A Headache in the Cinema.

by Shan Shaikh

          It wasn't until the guy, my mother hired to fix our front door, left that we went to the cinema. We saw the film with all of those hotshots from Hollywood playing themselves in the midst of the apocalypse. It was actually pretty entertaining. The only way someone would be granted access to heaven was if they sacrificed themselves for the group. One by one, I saw actors admit their faults and face death. One by one, they were sent to heaven. Except Franco. He sinned on his way up and lost his ride.

          After the film, I was feeling a bit odd. I had an excruciating headache, but a majority of my disorientation was coming from the film. I was connecting to it even after leaving my red seat. In the bathroom, while waiting for a urinal, I remembered a scene from the film. There were only two actors left, and they were about to face their death, when one of them decided to admit all the wrong they had done to the other. In that instant, a beam of blue light engulfed the actor and began to raise him off the ground. As he was ascending, the actor offered a hand—a free ride to heaven—to his friend, but the weight was too much. Neither of them could make it all the way up unless one of them let go. So, the second actor hanging on decided to let go. He let go so that his friend, who had admitted so many awful things, could ascend to heaven. And when you least expected it, a second beam of light engulfed the second actor and they both made their way to God's front desk.

          The scene was still rattling in my head when my mother decided to sneak into another film. I was half asleep, and my headache wasn't necessarily making it easy not to be noticed by security. But, they're never really good at catching anyone anyway. I remember walking up a flight of stairs, but I was completely oblivious to which theater we walked into. It was until I sat down on those hard red seats, with a balcony view, that I knew exactly which theater we were in. I got up from my seat and monitored the first row directly underneath the projector room. I was looking for anything, anything at all, that would prove that you and I had been there. That we had been there, entertaining ourselves for two hours because, the film was horrible. And I found what I was looking for. I found our exact seats, and you know what I did? I sat down, and I started to cry. My mother, deciding she'd rather go home because it was almost midnight, saw me crying and was only capable of laughing. We had gotten into an argument earlier. I told her how I felt about leaving things unfinished and being remembered from tears not smiles. She was robbed nineteen years of her life because she loved and was never loved in return. Her bitterness definitely showed in her response. She had told me that they would move on and be happy again. But she never got my point. I tried telling her, it has nothing to do with their future with someone else. I know that you'll be alright. I do. But what you think of me, matters. What you think of me matters to me. It means the world. And my mother could not understand the concept because, no one ever cared what she thought of them. They used her and were done. We were still able to enjoy the film, but I put my mother in an odd position. During the previews she told me that my father ought to learn a thing or two from me.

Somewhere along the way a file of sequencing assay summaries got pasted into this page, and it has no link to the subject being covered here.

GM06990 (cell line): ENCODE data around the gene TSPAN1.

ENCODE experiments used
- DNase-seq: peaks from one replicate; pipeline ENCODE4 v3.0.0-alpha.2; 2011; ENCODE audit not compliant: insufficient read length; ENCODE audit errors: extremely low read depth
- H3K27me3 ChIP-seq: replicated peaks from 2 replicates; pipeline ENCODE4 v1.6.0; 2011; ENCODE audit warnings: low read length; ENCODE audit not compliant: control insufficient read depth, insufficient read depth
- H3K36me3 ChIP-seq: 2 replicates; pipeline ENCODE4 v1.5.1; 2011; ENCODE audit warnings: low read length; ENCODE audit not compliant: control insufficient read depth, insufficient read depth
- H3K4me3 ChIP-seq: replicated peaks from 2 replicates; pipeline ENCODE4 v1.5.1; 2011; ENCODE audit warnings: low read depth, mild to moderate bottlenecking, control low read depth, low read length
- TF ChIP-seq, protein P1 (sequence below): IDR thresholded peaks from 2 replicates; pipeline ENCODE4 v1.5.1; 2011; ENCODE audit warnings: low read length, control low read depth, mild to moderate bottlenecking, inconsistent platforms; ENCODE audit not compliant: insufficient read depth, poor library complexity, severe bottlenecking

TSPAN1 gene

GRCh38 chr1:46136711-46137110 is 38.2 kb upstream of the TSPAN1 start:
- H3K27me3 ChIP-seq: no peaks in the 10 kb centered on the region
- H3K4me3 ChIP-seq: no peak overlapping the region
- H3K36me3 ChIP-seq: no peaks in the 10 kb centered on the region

We were going about eighty on the freeway, and I could barely keep my eyes open. It had been a long day of editing and I wanted to get some rest. As my head began to sink from the weight of a million thoughts, and my eye lids were preparing to kiss, I started to see beams of red lights. There were hundreds of them in front of us, and they were moving as fast as we were. But none of them were close enough to reach me. Here were all these people beaming their way to their little piece of heaven, and I, sitting in an uncomfortable gray seat, was stuck living in a world that no longer exists. I was still waiting, still hoping, that I'd get beamed to heaven. But it seems as though it's not my turn yet, and I'll just have to keep letting go until that changes.